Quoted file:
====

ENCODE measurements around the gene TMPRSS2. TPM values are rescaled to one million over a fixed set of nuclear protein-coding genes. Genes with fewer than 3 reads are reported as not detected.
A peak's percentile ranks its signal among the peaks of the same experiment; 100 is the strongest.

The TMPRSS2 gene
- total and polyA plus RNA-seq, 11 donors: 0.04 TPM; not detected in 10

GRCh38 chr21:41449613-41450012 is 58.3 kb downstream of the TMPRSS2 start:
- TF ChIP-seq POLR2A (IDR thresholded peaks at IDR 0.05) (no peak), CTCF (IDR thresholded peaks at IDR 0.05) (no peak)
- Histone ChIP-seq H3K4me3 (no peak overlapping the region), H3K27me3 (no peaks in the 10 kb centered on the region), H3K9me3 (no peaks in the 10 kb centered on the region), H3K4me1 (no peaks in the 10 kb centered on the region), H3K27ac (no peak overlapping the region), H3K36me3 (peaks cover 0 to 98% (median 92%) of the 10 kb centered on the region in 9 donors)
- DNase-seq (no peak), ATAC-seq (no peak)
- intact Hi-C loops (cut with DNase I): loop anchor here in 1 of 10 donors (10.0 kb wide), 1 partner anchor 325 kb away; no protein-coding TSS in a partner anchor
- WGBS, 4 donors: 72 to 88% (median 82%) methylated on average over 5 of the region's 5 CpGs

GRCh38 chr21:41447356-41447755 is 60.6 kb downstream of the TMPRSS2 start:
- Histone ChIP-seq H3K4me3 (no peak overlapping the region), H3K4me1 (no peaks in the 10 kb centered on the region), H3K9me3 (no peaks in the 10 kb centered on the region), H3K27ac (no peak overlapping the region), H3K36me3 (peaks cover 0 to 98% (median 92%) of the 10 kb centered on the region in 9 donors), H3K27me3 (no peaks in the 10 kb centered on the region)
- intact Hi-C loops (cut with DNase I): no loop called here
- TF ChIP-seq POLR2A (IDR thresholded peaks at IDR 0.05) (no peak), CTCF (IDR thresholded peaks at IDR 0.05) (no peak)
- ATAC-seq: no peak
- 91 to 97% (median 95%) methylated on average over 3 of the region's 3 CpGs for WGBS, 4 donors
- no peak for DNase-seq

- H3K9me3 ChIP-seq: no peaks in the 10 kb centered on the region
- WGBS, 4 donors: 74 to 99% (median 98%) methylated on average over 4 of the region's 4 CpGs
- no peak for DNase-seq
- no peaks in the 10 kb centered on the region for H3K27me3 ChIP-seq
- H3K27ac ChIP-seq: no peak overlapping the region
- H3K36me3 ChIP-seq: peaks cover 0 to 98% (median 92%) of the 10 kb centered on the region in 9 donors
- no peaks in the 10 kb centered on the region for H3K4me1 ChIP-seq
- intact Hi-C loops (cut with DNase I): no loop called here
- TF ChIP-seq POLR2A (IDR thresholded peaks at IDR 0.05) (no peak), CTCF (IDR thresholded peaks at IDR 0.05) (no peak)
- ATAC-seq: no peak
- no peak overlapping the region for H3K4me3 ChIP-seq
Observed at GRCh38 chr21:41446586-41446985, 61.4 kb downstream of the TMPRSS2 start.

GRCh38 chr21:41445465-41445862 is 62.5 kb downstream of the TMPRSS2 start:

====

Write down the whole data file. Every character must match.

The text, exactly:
ENCODE measurements around the gene TMPRSS2. TPM values are rescaled to one million over a fixed set of nuclear protein-coding genes. Genes with fewer than 3 reads are reported as not detected.
A peak's percentile ranks its signal among the peaks of the same experiment; 100 is the strongest.

The TMPRSS2 gene
- total and polyA plus RNA-seq, 11 donors: 0.04 TPM; not detected in 10

GRCh38 chr21:41449613-41450012 is 58.3 kb downstream of the TMPRSS2 start:
- TF ChIP-seq POLR2A (IDR thresholded peaks at IDR 0.05) (no peak), CTCF (IDR thresholded peaks at IDR 0.05) (no peak)
- Histone ChIP-seq H3K4me3 (no peak overlapping the region), H3K27me3 (no peaks in the 10 kb centered on the region), H3K9me3 (no peaks in the 10 kb centered on the region), H3K4me1 (no peaks in the 10 kb centered on the region), H3K27ac (no peak overlapping the region), H3K36me3 (peaks cover 0 to 98% (median 92%) of the 10 kb centered on the region in 9 donors)
- DNase-seq (no peak), ATAC-seq (no peak)
- intact Hi-C loops (cut with DNase I): loop anchor here in 1 of 10 donors (10.0 kb wide), 1 partner anchor 325 kb away; no protein-coding TSS in a partner anchor
- WGBS, 4 donors: 72 to 88% (median 82%) methylated on average over 5 of the region's 5 CpGs

GRCh38 chr21:41447356-41447755 is 60.6 kb downstream of the TMPRSS2 start:
- Histone ChIP-seq H3K4me3 (no peak overlapping the region), H3K4me1 (no peaks in the 10 kb centered on the region), H3K9me3 (no peaks in the 10 kb centered on the region), H3K27ac (no peak overlapping the region), H3K36me3 (peaks cover 0 to 98% (median 92%) of the 10 kb centered on the region in 9 donors), H3K27me3 (no peaks in the 10 kb centered on the region)
- intact Hi-C loops (cut with DNase I): no loop called here
- TF ChIP-seq POLR2A (IDR thresholded peaks at IDR 0.05) (no peak), CTCF (IDR thresholded peaks at IDR 0.05) (no peak)
- ATAC-seq: no peak
- 91 to 97% (median 95%) methylated on average over 3 of the region's 3 CpGs for WGBS, 4 donors
- no peak for DNase-seq

- H3K9me3 ChIP-seq: no peaks in the 10 kb centered on the region
- WGBS, 4 donors: 74 to 99% (median 98%) methylated on average over 4 of the region's 4 CpGs
- no peak for DNase-seq
- no peaks in the 10 kb centered on the region for H3K27me3 ChIP-seq
- H3K27ac ChIP-seq: no peak overlapping the region
- H3K36me3 ChIP-seq: peaks cover 0 to 98% (median 92%) of the 10 kb centered on the region in 9 donors
- no peaks in the 10 kb centered on the region for H3K4me1 ChIP-seq
- intact Hi-C loops (cut with DNase I): no loop called here
- TF ChIP-seq POLR2A (IDR thresholded peaks at IDR 0.05) (no peak), CTCF (IDR thresholded peaks at IDR 0.05) (no peak)
- ATAC-seq: no peak
- no peak overlapping the region for H3K4me3 ChIP-seq
Observed at GRCh38 chr21:41446586-41446985, 61.4 kb downstream of the TMPRSS2 start.

GRCh38 chr21:41445465-41445862 is 62.5 kb downstream of the TMPRSS2 start: